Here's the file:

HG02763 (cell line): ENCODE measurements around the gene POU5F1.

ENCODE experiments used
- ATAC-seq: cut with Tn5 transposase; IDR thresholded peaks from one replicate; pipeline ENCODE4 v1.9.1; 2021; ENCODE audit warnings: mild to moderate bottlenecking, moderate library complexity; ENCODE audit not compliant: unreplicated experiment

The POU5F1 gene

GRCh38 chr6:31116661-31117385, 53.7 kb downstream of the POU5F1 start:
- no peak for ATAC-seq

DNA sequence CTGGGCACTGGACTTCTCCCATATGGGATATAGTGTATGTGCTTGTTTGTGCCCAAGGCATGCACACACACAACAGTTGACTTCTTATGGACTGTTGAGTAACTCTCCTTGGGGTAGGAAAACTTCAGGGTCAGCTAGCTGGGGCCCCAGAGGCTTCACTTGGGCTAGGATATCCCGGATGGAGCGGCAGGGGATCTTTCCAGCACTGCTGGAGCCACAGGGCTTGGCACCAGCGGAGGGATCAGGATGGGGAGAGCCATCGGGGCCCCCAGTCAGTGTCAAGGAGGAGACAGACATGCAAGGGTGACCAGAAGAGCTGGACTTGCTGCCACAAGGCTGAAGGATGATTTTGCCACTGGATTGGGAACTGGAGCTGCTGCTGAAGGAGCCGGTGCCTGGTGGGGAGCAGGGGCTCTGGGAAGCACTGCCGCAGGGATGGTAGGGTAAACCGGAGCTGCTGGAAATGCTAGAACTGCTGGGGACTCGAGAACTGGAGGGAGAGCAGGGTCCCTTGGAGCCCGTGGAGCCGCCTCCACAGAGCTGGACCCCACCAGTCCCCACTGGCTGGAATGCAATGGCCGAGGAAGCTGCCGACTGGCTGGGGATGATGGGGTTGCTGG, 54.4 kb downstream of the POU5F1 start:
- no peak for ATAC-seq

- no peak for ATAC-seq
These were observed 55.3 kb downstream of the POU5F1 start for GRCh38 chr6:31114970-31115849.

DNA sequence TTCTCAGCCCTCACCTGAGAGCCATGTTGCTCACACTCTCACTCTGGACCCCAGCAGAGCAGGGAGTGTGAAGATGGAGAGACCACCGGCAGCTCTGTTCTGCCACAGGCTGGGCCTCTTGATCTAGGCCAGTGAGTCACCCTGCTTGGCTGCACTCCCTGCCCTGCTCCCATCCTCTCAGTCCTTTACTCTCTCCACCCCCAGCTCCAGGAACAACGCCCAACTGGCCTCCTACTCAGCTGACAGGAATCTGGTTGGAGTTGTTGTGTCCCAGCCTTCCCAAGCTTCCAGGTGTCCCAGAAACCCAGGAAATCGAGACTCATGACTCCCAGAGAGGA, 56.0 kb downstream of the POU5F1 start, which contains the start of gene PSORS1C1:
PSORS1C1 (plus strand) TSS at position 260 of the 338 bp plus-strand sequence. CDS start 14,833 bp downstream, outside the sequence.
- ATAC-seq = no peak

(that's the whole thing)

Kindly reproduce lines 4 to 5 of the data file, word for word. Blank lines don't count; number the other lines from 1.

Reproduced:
The POU5F1 gene

GRCh38 chr6:31116661-31117385, 53.7 kb downstream of the POU5F1 start: